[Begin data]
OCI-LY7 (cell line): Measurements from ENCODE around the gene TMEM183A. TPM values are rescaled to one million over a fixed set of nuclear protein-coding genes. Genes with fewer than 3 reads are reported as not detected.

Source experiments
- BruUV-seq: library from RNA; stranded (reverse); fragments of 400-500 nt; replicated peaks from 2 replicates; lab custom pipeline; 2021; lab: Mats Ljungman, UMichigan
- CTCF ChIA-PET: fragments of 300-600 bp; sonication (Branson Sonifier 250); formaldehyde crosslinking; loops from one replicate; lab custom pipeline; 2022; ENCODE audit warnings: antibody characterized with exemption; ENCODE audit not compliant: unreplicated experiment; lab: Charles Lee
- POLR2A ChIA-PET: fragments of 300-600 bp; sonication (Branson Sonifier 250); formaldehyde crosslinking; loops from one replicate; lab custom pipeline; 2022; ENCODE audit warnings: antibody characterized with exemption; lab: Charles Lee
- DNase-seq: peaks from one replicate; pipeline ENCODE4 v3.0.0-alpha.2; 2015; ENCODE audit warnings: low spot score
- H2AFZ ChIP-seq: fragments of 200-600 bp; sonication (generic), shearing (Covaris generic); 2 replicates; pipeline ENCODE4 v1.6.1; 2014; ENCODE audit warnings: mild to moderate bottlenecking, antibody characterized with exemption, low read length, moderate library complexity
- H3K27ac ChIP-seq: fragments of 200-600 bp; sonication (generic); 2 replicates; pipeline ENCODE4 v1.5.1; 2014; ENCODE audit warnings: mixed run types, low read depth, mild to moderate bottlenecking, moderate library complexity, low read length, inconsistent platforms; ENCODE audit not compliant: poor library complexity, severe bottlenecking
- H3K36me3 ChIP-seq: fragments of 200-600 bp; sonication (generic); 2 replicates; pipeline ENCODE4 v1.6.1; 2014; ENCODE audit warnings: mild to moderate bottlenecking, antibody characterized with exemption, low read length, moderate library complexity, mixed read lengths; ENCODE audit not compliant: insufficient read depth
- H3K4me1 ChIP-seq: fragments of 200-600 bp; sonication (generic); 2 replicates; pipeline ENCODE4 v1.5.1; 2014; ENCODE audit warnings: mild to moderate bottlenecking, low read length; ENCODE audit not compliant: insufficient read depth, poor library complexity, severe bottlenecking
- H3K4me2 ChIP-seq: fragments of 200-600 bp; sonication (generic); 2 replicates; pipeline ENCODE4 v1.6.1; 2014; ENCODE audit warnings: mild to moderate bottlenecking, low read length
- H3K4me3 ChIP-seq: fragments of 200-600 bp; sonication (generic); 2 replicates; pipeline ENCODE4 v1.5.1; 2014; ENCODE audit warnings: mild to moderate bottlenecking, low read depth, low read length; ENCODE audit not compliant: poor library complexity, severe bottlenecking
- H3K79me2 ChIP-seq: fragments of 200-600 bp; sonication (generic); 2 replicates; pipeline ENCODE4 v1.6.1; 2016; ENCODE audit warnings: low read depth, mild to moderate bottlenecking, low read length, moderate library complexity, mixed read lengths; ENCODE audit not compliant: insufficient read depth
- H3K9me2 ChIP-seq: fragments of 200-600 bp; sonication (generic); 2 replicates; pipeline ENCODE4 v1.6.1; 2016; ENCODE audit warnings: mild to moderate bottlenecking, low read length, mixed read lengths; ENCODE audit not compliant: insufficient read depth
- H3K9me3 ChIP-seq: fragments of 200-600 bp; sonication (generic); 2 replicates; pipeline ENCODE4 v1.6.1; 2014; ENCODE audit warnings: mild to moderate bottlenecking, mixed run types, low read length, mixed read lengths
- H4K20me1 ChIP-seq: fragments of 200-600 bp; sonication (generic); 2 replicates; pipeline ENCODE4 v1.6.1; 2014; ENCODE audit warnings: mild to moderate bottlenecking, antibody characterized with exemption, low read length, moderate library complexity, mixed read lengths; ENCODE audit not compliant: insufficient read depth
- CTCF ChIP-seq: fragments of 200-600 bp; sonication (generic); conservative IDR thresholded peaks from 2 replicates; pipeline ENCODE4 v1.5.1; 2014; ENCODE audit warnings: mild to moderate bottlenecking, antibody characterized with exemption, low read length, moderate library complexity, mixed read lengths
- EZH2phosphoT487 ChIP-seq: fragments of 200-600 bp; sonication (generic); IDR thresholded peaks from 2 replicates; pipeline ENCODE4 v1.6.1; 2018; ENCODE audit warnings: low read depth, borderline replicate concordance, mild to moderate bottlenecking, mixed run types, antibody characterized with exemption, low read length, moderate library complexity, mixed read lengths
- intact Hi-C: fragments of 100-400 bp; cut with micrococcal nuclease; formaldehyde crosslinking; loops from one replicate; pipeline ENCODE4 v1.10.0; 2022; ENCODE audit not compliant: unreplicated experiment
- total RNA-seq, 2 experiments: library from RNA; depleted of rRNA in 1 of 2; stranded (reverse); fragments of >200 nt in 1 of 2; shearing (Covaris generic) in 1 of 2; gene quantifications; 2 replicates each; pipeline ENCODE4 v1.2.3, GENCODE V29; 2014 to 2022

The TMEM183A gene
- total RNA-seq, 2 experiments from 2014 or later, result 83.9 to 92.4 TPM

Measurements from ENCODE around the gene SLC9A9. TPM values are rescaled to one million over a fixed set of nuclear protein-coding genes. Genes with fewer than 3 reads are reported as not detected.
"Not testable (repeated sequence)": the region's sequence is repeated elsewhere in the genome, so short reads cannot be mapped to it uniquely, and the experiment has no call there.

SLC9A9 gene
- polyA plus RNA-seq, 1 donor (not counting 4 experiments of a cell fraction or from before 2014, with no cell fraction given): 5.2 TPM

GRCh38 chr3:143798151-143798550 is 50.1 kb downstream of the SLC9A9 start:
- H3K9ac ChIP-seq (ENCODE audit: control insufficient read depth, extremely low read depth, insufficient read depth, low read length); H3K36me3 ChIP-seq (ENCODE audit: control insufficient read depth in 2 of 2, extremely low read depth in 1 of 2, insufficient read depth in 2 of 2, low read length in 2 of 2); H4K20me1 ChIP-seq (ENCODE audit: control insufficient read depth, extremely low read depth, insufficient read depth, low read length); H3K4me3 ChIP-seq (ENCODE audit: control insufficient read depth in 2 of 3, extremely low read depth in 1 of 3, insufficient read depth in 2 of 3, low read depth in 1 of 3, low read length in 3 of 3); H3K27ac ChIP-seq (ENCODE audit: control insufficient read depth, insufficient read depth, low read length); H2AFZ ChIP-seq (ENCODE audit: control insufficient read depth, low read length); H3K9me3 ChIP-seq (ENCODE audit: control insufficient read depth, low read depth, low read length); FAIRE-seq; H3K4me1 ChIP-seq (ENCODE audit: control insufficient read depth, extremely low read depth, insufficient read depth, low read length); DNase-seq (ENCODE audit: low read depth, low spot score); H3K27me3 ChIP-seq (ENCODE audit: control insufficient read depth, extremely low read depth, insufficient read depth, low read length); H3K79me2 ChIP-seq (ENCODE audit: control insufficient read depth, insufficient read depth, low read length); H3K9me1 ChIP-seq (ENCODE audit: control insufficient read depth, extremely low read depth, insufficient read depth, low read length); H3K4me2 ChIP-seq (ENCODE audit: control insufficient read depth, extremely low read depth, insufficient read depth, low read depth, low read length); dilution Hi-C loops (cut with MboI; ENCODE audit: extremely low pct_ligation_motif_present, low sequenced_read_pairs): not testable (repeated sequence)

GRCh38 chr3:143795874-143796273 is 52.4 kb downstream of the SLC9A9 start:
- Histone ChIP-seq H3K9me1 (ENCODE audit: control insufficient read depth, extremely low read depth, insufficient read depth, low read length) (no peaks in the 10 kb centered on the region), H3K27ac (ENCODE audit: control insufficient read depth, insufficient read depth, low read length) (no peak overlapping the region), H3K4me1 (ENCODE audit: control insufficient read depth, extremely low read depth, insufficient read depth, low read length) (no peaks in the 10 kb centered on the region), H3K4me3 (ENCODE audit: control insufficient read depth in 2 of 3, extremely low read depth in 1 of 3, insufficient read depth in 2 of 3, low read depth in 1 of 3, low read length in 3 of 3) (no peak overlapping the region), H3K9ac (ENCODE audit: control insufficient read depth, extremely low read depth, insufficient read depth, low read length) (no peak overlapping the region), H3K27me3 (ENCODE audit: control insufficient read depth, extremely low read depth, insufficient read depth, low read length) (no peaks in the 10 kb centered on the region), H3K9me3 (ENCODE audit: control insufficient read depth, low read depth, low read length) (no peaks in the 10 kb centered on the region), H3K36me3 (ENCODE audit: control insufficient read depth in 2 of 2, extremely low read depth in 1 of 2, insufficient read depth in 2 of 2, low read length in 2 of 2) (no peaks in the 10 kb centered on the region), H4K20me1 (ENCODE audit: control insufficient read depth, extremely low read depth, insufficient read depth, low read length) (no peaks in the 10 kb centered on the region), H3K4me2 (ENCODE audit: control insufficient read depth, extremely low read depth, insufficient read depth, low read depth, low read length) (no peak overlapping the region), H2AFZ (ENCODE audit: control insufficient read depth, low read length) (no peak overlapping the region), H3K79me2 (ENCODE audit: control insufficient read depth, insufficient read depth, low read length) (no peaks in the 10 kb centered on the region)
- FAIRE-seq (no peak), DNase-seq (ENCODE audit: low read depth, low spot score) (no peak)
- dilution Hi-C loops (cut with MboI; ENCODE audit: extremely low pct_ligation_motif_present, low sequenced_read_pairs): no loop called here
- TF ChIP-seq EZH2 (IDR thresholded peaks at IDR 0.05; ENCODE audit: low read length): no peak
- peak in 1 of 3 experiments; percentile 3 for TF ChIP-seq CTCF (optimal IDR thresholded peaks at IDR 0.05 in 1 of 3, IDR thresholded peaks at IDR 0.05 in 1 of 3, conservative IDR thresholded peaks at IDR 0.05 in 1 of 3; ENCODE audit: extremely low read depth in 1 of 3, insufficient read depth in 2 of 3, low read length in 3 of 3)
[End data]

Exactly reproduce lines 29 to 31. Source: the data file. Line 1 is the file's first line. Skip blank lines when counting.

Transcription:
GRCh38 chr3:143795874-143796273 is 52.4 kb downstream of the SLC9A9 start:
- Histone ChIP-seq H3K9me1 (ENCODE audit: control insufficient read depth, extremely low read depth, insufficient read depth, low read length) (no peaks in the 10 kb centered on the region), H3K27ac (ENCODE audit: control insufficient read depth, insufficient read depth, low read length) (no peak overlapping the region), H3K4me1 (ENCODE audit: control insufficient read depth, extremely low read depth, insufficient read depth, low read length) (no peaks in the 10 kb centered on the region), H3K4me3 (ENCODE audit: control insufficient read depth in 2 of 3, extremely low read depth in 1 of 3, insufficient read depth in 2 of 3, low read depth in 1 of 3, low read length in 3 of 3) (no peak overlapping the region), H3K9ac (ENCODE audit: control insufficient read depth, extremely low read depth, insufficient read depth, low read length) (no peak overlapping the region), H3K27me3 (ENCODE audit: control insufficient read depth, extremely low read depth, insufficient read depth, low read length) (no peaks in the 10 kb centered on the region), H3K9me3 (ENCODE audit: control insufficient read depth, low read depth, low read length) (no peaks in the 10 kb centered on the region), H3K36me3 (ENCODE audit: control insufficient read depth in 2 of 2, extremely low read depth in 1 of 2, insufficient read depth in 2 of 2, low read length in 2 of 2) (no peaks in the 10 kb centered on the region), H4K20me1 (ENCODE audit: control insufficient read depth, extremely low read depth, insufficient read depth, low read length) (no peaks in the 10 kb centered on the region), H3K4me2 (ENCODE audit: control insufficient read depth, extremely low read depth, insufficient read depth, low read depth, low read length) (no peak overlapping the region), H2AFZ (ENCODE audit: control insufficient read depth, low read length) (no peak overlapping the region), H3K79me2 (ENCODE audit: control insufficient read depth, insufficient read depth, low read length) (no peaks in the 10 kb centered on the region)
- FAIRE-seq (no peak), DNase-seq (ENCODE audit: low read depth, low spot score) (no peak)